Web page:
FIGS. 2-9 are cross-sectional views of a semiconductor device corresponding to the steps of an embodiment of the method of FIG. 1.

FIG. 10 is a flowchart illustrating an alternative embodiment of a method of forming a gate structure.

FIGS. 11-14 are cross-sectional views of a semiconductor device corresponding to steps of an embodiment of the method of FIG. 15.

FIG. 15 is a cross-sectional view of an embodiment of a semiconductor device which may benefit from the present disclosure.

DETAILED DESCRIPTION

The present disclosure relates generally to forming an integrated circuit device on a substrate and, more particularly, to fabricating a gate structure as part of a semiconductor device (e.g., a FET device of an integrated circuit). It is understood, however, that the following disclosure provides many different embodiments, or examples, for implementing different features of the invention. Specific examples of components and arrangements are described below to simplify the present disclosure. These are, of course, merely examples and are not intended to be limiting. In addition, the present disclosure may repeat reference numerals and/or letters in the various examples. This repetition is for the purpose of simplicity and clarity and does not in itself dictate a relationship between the various embodiments and/or configurations discussed. Furthermore, included are descriptions of a first layer or feature “on,” “overlying,” and like descriptions a second layer or feature. These terms include embodiments where the first and second layer are in direct contact and those where one or more layers or feature are interposing the first and second layer.

Referring to FIG. 1, illustrated is a flowchart providing an embodiment of a method 100 of forming a gate structure. FIGS. 2-9 provide exemplary devices corresponding to the fabrication steps of FIG. 1. The method 100 may be included during processing of an integrated circuit, or portion thereof, that may comprise static random access memory (SRAM) and/or other logic circuits, passive components such as resistors, capacitors, and inductors, and active components such as P-channel field effect transistors (PFET), N-channel FET (NFET), metal-oxide semiconductor field effect transistors (MOSFET), complementary metal-oxide semiconductor (CMOS) transistors, bipolar transistors, high voltage transistors, high frequency transistors, other memory cells, and combinations thereof.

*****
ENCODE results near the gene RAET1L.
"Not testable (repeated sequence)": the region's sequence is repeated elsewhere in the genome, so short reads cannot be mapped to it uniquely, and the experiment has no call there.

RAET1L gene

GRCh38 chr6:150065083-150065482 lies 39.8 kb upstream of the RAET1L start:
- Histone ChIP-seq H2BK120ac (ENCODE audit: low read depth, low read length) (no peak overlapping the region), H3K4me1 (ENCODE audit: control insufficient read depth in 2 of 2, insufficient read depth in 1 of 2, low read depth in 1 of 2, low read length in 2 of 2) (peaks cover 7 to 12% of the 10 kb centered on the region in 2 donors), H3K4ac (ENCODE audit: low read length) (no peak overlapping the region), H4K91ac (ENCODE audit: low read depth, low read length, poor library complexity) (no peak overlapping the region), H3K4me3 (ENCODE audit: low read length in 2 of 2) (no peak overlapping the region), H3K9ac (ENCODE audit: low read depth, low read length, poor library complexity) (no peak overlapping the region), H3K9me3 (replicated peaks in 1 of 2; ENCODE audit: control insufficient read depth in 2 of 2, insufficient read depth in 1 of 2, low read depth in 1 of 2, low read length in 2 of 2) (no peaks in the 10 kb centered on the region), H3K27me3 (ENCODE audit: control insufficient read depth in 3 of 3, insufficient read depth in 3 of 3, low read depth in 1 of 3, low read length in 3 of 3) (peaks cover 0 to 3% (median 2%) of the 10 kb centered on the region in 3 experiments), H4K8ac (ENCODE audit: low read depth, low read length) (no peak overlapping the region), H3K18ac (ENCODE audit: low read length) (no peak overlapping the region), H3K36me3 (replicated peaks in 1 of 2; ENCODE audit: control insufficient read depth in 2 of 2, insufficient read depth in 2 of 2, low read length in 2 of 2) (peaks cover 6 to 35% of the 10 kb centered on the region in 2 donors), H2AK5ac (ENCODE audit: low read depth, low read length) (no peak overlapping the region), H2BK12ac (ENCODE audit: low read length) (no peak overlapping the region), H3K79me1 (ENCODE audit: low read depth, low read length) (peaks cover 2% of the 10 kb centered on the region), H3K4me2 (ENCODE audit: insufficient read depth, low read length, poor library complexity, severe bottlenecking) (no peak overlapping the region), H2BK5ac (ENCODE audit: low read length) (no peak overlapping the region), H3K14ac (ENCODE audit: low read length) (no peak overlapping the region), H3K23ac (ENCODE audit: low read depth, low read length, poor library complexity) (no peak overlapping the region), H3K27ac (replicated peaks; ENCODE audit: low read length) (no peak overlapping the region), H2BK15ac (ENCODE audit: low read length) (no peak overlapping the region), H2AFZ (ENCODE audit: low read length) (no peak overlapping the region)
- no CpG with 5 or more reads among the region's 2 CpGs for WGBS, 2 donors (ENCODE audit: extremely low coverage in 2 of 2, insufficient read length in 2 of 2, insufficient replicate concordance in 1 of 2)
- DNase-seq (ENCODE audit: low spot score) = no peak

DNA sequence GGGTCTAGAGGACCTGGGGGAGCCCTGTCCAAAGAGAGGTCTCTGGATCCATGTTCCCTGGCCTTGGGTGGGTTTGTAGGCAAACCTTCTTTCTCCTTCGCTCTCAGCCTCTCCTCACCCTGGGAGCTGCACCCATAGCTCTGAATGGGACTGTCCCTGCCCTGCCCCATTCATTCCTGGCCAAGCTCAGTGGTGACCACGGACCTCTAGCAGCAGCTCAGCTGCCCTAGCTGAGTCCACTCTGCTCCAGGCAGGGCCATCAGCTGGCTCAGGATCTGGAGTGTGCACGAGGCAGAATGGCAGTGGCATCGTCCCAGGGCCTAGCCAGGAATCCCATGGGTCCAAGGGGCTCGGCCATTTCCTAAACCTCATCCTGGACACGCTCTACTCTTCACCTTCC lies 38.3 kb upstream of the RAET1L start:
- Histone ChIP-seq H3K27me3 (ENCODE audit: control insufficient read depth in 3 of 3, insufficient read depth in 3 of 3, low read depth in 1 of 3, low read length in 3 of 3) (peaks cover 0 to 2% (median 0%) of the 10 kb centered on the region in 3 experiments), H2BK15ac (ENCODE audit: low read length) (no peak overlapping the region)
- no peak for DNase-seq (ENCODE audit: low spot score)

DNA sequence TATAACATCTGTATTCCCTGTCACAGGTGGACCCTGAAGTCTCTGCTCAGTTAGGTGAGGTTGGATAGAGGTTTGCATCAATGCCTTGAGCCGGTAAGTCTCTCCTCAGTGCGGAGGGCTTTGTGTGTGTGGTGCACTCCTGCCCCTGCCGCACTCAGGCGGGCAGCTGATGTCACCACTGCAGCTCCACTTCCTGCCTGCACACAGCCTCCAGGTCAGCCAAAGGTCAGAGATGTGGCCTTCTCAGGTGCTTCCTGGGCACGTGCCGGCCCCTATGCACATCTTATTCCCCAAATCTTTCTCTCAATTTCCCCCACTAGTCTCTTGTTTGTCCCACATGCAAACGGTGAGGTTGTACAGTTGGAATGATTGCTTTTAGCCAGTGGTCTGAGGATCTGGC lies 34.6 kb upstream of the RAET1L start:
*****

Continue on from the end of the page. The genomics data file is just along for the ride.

The method 100 begins at step 102 where a substrate (e.g., wafer) is provided. In the example of FIG. 2, a substrate 202 is provided. In an embodiment, the substrate 202 includes a silicon substrate (e.g., wafer) in crystalline structure. The substrate 202 may include various doping configurations depending on design requirements as is known in the art (e.g., p-type substrate or n-type substrate). Other examples of the substrate 202 may also include other elementary semiconductors such as germanium and diamond. Alternatively, the substrate 202 may include a compound semiconductor such as, silicon carbide, gallium arsenide, indium arsenide, or indium phosphide. Further, the substrate 202 may optionally include an epitaxial layer (epi layer), may be strained for performance enhancement, and/or may include a silicon-on-insulator (SOI) structure. Further still, the substrate 202 may include a plurality of features formed thereon, including active regions, source and drain regions in the active regions, isolation regions (e.g., shallow trench isolation features), and/or other features known in the art.

The method 100 then proceeds to step 104 where an interface layer is formed on the substrate. In the example of FIG. 3, an interface layer 302 a is formed on the substrate 202. The interface layer 302 a may include silicon, oxygen, and/or nitrogen. In an embodiment, the interface layer 302 a includes SiO2. In an embodiment, the interface layer 302 a includes a thickness t1 of approximately 6 to 8 angstroms. The interface layer 302 a may be formed by atomic layer deposition (ALD) or other suitable process. (It is noted that the interface layer of the gate structures provided in embodiments of FIGS. 3-9 are annotated 302 x, x being “a,” “b,” or “c” indicative of the thickness of the interface layer.)